Of course there’s much more to it than that - the managing director and founder of the London-based independent AD food waste recycling plant says he made it his business to take ownership of the system that converts all that food waste into biogas, electricity and fertiliser.
“Everybody knows that for AD, achieving the best possible mixing for your tank is the key,” says Killoughery, “and in achieving that here for the past four and half years at our site in Mitcham, we haven’t even spent as much as £1,000 on parts. Our homework has certainly paid off.”
As a newcomer to the industry, those early reconnaissance missions saw BIO Collectors make visits to exhibitions and sites both in the UK and mainland Europe where the company said it gained a "warts and all" insight into what AD operators were experiencing.
“Very early on we decided that we definitely didn’t want mixers inside the tank that we couldn’t get to,” adds Killoughery. “Naturally, we wanted our tanks to be mixed properly, but for us to manage our own plant on a day-to-day basis, and put right any wrongs, we simply had to have equipment that was easily serviceable and repairable from the outside. As it happens though, things haven’t gone wrong. We’ve had no major problems whatsoever.”
He continues: “We heard horror stories of crust becoming so thick that it had broken the tank, making it impossible to retrieve mixers, so we chose a proven system that wouldn’t see the development of different layers of waste within a tank. For our regime, everything had to be mixed properly, with never any sign of a crust. In fact, Landia, the manufacturer we chose to work with, for their externally-mounted GasMix system, said that we could achieve our needs with three mixers, but because our philosophy is that everything has a redundancy, we decided on four: two GasMix and two separate Landia propeller mixers (also externally-mounted), so that we always have back up. Another big plus for us was knowing that unlike many, Landia has the manpower and the spare parts right here in the UK to offer us immediate help if and when we ever need it.”
Following in the water industry's footsteps
BIO Collectors’ AD operation in Surrey is said to be unusual in that it operates along very similar lines to how the water industry generates renewable energy from sewage sludge.
The Mitcham plant began as an aerobic/composting site which is reported to have worked well, but ultimately wasn’t considered to be the best business model. After BIO Collectors bought the business, they decided to add an AD plant, creating a two-phase system that sees the aerobic treatment pasteurise and hydrolyse the food waste, making it easier for the methane bugs to work – before pumping the liquid into the AD tanks. While the vast majority of tanks rely on hydrolyzation in the AD tank, BIO Collectors already has this part of the process completed. The net result is reported to be a 30%-plus reduction in retention time.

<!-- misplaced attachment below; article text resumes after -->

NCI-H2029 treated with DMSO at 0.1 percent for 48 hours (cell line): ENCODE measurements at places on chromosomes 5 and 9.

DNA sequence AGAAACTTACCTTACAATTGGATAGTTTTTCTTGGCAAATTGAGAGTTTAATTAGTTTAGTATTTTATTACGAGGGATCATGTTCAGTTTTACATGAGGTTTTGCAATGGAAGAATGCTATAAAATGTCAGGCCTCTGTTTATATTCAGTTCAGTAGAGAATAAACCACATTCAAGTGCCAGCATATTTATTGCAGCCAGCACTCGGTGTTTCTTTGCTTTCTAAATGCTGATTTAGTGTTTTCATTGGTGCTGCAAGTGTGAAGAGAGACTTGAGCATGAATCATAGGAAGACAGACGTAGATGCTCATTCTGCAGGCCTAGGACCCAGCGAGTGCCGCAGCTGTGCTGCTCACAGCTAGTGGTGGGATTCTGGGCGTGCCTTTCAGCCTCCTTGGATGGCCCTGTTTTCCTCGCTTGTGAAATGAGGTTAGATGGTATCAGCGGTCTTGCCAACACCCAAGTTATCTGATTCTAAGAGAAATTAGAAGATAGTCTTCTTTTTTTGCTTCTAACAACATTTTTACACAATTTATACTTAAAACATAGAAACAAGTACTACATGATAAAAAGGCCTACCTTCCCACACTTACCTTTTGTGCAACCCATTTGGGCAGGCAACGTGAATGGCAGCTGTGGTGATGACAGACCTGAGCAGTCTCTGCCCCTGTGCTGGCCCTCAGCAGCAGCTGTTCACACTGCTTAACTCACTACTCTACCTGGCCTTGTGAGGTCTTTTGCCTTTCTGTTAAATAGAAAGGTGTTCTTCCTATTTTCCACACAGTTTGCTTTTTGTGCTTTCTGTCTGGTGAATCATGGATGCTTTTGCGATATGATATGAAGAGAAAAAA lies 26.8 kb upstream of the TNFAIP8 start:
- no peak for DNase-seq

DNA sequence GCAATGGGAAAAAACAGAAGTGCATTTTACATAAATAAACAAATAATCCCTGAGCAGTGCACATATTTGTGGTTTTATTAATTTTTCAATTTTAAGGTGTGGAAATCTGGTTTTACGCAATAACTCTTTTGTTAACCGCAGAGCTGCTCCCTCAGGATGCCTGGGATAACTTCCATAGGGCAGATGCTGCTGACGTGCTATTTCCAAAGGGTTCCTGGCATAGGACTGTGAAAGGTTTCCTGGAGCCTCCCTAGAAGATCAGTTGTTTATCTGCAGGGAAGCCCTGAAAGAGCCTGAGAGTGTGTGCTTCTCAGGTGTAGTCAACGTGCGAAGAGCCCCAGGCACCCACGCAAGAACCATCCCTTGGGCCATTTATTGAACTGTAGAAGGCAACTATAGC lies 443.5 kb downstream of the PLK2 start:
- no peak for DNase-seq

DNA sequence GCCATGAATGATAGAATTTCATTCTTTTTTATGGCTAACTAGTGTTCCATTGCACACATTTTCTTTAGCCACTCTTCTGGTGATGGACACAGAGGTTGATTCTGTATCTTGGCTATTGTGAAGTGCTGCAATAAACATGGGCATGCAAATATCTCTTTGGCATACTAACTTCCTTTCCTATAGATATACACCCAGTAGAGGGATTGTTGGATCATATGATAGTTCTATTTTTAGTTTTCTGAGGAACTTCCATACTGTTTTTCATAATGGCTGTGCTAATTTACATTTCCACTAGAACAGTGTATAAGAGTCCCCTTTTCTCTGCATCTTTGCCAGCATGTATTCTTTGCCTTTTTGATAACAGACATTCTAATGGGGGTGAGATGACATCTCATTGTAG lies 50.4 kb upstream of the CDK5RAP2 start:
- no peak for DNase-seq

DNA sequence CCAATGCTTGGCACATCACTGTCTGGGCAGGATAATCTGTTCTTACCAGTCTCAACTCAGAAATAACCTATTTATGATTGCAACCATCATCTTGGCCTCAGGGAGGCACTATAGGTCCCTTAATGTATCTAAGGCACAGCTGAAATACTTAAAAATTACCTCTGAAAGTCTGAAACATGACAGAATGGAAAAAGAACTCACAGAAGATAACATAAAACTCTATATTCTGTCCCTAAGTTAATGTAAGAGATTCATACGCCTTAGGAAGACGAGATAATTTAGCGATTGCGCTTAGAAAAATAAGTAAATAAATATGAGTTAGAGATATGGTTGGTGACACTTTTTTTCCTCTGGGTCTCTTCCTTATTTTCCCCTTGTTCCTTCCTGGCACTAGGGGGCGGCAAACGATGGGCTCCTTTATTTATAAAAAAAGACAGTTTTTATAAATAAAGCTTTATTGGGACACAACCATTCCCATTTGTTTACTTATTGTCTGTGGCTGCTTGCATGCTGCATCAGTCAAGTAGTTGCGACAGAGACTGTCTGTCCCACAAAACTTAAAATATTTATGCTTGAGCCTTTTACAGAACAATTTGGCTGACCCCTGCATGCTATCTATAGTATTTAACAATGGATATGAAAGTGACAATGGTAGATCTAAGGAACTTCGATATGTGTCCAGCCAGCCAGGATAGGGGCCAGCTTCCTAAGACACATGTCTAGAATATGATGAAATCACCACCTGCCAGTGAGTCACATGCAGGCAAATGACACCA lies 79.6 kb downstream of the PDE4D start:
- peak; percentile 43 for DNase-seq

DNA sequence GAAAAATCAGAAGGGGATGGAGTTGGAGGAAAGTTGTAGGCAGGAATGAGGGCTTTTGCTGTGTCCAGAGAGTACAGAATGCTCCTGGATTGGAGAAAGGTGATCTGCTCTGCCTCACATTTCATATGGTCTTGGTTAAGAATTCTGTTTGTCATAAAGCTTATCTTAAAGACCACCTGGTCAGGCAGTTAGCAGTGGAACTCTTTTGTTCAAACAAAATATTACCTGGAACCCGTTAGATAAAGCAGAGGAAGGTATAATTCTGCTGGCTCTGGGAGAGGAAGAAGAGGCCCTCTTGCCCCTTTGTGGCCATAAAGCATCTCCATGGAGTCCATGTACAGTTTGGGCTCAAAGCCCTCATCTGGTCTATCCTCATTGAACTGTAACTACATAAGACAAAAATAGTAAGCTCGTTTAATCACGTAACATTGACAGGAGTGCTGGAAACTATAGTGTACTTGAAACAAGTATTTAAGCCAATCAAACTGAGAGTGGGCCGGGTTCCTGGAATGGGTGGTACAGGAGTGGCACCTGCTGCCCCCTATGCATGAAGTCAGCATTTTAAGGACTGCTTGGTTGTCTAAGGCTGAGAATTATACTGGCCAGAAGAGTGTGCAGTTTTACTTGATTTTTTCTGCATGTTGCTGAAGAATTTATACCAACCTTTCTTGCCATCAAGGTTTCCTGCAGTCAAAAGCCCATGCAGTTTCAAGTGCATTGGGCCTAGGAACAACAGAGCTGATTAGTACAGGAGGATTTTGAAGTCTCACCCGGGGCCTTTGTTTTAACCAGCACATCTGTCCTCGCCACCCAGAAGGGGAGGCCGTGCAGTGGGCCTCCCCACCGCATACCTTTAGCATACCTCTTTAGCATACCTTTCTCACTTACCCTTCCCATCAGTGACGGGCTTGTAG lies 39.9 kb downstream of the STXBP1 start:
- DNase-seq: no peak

“It’s not what one would choose to build from the offset,” explains Killoughery, “but as it does for water companies, it works very well for us. We probably do more mixing than most, and we get great gas – quickly. Energy usage was a secondary consideration, but we currently only use the Landia GasMix at a rate of five minutes on and 10 minutes off - and depending on what we see and how high our gas levels are, we can choose to turn off the propeller mixers if we need to.
"We also use our Landia pumps to pump from our AD tank back into the AD liquor store, so we don’t need a separate pump for that task. For its installation, the other advantage we saw with the Landia GasMix was that it didn’t require extra structure for the tank, nor a concrete lid, which would have been far more complex. We’ve double-valved everything and are fully bunded, as well as having everything protected from vehicles, but the AD part of our business is still the easiest. If you understand the process and realise that the right mixing is essential, then it doesn’t have to be complicated.”
Blue chip customers
Reportedly, the only gas-to-grid food waste operation in Greater London, and one of only three in the whole of the South East, BIO Collectors has contracts with the likes of Sainsbury’s and Pizza Hut, also collecting bulk waste from distribution centres, plus schools, hospitals and hotels, as well as liquid waste from breweries and factories.
With only just over 50% of London’s 33 borough councils collecting food waste separately, the company says it wants to see the same rules implemented that have helped bring about vast improvements in Scotland, Wales and Northern Ireland – improvements that have left England lagging way behind with a recycling rate of just 35%.
“The result of good mixing has also produced top quality digestate,” says Killoughrey. “It is high in NPK (nitrogen, phosphorus, potassium) and very popular with the arable farms in Surrey who see increased yields. Our PAS 110 test for residual biogas conclusively shows that our mixing system is working to an extremely high standard. It is a major benefit to the whole process”.